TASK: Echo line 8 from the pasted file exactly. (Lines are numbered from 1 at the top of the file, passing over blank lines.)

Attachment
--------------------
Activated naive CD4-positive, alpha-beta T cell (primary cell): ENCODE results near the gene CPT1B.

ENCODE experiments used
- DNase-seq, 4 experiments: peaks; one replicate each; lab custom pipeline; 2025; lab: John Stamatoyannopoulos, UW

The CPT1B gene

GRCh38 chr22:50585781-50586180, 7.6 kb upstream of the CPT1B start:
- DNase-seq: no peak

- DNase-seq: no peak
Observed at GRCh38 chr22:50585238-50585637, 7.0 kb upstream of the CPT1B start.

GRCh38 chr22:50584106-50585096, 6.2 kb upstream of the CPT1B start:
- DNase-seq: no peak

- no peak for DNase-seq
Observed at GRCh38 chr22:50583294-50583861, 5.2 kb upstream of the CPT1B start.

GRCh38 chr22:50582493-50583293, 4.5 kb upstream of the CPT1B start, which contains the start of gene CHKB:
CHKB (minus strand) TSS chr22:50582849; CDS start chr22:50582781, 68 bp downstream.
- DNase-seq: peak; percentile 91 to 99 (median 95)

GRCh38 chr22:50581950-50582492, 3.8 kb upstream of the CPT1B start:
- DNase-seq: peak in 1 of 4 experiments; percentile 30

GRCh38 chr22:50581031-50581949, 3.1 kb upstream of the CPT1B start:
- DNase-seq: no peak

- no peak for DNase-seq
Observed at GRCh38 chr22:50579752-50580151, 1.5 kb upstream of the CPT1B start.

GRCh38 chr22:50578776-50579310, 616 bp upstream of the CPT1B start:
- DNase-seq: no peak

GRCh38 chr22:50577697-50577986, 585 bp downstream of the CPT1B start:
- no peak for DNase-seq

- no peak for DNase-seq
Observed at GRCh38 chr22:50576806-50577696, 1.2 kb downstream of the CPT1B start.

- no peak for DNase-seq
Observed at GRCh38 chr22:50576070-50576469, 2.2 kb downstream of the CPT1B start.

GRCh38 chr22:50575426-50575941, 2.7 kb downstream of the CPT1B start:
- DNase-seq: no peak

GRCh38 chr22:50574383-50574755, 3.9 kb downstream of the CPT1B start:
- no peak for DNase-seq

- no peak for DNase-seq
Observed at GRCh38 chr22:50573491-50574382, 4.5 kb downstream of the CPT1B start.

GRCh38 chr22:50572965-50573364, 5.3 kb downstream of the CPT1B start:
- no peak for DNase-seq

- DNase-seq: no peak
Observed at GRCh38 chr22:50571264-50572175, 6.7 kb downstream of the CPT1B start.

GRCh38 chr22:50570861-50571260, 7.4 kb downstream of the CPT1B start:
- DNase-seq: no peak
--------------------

Observed at GRCh38 chr22:50585238-50585637, 7.0 kb upstream of the CPT1B start.